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Chemical Engineer

by Kristin Hart

An image of  Chemical Engineer, Kristin Hart

When you think about engineers does a picture of Dilbert, the comic strip character, pop into your head? Do you see geeks with pocket protectors who do nothing but stare at a computer terminal? Even though Dilbert can be hilarious and I sometimes do identify a little too closely with him, being an engineer with the DNR can actually be an adventure. For instance, I ve climbed 100 foot smokestacks, been involved in criminal investigations, watched robots paint cars, and seen 5 tons of molten iron poured delicately into smoking sand molds on a foundry floor.

I am an air management engineer. Air pollution is my business, or, should I say, helping prevent air pollution is my business. Most engineers in my field are divided into compliance inspectors and permit writers. Compliance inspectors go into the field almost every day. They make sure that people are following their air permits, that they are "in compliance." Sometimes they are inspecting a facility such as the General Motors car manufacturing plant in Janesville. Maybe they are looking into a complaint of bad odors coming from a facility, or dark smoke coming out a stack. On other days they may investigate violations of the air pollution standards such as the knocking down of a building without notification.

Permit writers spend a lot of time in front of computers. I write permits and don t get into the field as much as the compliance inspectors do, but before I start a new permit I get to go on a tour of the plant that will get the permit. And just what is a permit you ask? A permit is a collection of all the air pollution laws and requirements that a certain company must follow. If a company should have an air permit and doesn t, that s a violation and an investigation will start.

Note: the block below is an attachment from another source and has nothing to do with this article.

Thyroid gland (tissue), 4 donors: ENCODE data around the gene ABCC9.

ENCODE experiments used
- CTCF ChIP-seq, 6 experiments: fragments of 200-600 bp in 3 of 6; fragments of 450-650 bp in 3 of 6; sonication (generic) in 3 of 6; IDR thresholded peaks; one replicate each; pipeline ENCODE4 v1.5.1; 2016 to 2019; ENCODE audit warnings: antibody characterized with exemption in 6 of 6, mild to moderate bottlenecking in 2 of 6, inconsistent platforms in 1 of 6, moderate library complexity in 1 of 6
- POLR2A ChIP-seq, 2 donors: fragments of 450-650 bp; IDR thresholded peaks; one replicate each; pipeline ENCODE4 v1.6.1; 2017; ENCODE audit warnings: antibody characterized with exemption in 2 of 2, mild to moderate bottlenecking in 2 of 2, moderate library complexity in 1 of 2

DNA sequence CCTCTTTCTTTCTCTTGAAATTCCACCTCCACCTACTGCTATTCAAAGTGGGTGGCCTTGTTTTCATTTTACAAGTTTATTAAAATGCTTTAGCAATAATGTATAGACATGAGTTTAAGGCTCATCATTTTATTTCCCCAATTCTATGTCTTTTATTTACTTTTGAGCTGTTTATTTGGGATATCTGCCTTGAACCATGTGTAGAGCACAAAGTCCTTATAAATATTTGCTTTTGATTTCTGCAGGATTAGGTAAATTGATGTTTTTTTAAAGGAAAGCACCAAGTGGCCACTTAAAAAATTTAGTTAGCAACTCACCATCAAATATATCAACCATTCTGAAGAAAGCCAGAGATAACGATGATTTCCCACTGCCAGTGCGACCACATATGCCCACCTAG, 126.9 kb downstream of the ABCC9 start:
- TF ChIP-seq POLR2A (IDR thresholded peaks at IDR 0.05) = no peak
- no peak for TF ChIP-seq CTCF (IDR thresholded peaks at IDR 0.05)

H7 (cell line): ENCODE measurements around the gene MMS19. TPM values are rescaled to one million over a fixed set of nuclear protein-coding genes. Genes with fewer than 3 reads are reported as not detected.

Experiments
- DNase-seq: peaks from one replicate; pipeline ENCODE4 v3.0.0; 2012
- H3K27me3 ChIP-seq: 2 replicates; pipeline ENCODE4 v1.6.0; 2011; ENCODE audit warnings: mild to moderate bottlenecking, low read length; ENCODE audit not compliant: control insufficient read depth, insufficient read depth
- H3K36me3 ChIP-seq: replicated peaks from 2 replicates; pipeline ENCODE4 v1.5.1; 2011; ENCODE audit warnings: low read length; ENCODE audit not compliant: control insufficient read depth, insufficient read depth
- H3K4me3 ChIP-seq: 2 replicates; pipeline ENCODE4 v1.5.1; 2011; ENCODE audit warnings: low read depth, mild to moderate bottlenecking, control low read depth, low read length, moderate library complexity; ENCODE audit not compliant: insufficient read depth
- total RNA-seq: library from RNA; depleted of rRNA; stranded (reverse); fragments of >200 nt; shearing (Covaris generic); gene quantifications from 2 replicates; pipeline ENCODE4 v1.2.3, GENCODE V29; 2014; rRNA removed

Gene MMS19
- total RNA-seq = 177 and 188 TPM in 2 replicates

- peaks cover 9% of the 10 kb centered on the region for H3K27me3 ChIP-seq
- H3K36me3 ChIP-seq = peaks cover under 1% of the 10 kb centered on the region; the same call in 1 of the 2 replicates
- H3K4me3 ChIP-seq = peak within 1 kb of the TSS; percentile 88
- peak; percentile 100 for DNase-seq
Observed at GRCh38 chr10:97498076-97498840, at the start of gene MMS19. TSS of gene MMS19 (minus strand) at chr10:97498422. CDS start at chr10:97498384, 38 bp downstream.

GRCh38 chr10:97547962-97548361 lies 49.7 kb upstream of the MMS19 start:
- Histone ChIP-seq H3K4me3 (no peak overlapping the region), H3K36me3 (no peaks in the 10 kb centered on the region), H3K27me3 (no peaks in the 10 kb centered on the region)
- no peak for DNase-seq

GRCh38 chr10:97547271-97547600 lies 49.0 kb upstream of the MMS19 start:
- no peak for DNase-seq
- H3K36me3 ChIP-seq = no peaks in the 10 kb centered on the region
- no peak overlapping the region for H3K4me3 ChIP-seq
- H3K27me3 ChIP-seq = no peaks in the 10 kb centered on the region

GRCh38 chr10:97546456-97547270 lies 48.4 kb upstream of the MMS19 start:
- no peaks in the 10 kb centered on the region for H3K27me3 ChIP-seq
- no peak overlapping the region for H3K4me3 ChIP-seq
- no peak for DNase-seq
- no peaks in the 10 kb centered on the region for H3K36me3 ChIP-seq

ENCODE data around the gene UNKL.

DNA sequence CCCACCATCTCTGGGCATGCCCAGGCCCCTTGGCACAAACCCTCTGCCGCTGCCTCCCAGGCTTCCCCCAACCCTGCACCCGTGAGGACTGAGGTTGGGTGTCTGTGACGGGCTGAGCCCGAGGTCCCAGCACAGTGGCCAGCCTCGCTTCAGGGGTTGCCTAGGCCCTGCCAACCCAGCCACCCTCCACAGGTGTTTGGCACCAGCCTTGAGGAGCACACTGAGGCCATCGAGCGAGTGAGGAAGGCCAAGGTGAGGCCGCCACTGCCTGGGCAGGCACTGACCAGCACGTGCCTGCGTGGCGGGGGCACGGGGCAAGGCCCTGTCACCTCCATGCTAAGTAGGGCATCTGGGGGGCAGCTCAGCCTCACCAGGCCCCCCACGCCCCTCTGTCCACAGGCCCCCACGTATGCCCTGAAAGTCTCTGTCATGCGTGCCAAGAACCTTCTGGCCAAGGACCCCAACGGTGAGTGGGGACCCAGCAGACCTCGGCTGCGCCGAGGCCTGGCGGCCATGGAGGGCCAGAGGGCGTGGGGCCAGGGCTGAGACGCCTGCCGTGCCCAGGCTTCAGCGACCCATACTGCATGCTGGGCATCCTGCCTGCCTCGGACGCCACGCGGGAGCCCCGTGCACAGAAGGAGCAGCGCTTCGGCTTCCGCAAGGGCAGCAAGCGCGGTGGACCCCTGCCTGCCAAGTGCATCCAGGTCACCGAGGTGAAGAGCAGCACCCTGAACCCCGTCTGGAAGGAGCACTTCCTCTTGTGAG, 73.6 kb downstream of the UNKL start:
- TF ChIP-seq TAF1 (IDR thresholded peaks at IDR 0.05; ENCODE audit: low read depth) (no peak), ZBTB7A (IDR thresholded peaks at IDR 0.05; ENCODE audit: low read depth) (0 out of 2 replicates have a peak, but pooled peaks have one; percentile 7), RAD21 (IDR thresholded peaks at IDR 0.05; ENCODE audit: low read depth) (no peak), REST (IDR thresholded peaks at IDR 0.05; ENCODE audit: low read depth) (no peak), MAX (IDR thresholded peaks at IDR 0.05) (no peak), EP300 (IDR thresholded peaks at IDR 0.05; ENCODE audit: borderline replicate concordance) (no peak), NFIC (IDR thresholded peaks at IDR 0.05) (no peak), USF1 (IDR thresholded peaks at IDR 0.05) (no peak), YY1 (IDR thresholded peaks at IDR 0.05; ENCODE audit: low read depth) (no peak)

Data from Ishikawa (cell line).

The air program also has engineers that make policy and write rules. Some go to conferences at Research Triangle Park in North Carolina to negotiate with the Environmental Protection Agency in making national policy. Still others travel overseas to share with other countries our philosophies on pollution regulation and to compare technologies in monitoring and modeling air pollution emissions.

Do you want to be an engineer? There are all kinds of engineers working in all kinds of fields. Here at the DNR we have civil, environmental, chemical, electrical, mining, and agricultural engineers all working as air management engineers. I wanted to be many things when I was growing up; a veterinarian, an astronaut, a physicist, and a naturalist. When I was in sixth grade I wasn t that good in math and didn t even know what an engineer was. But by ninth grade we were studying algebra and geometry, chemistry and physics and I knew I wanted to be a scientist and that I would need to go to college.

In my first year of college I took calculus, Russian, history, and introductory physics. But it wasn t until my second year of college that I finally settled on chemical engineering. By my senior year of college, though, I realized that I didn t want to work as a chemical engineer for industry. I needed a break to think about what I could do with my degree and my life. I joined the Peace Corps, went to Guatemala and worked in fisheries for 2 years.

It was the Peace Corps experience that led me to the Department of Natural Resources. I was looking for a job and thought I d apply at the local fish hatchery. The DNR s employment office got me information on the air program and I knew I d found a way to combine my skills in engineering with my love of nature and the outdoors.

And 8 years later, here I am. Today I m going to a meeting with an international chemical company to discuss their past permitting history. On Monday I was at a county asphalt plant working on their permit renewal application. Thursday and Friday I ll be in the office finishing up a foundry permit and checking out the computer modeling results of the emissions on another foundry. So am I like Dilbert? Probably a little. I ve been known to carry my calculator around in my purse and talk about the chemistry of ozone formation at parties. But it doesn t matter as long as I love what I do.

Please write to EEK! and let us know what natural resource careers you re interested in. Then keep your eyes peeled for new career features that YOU requested.

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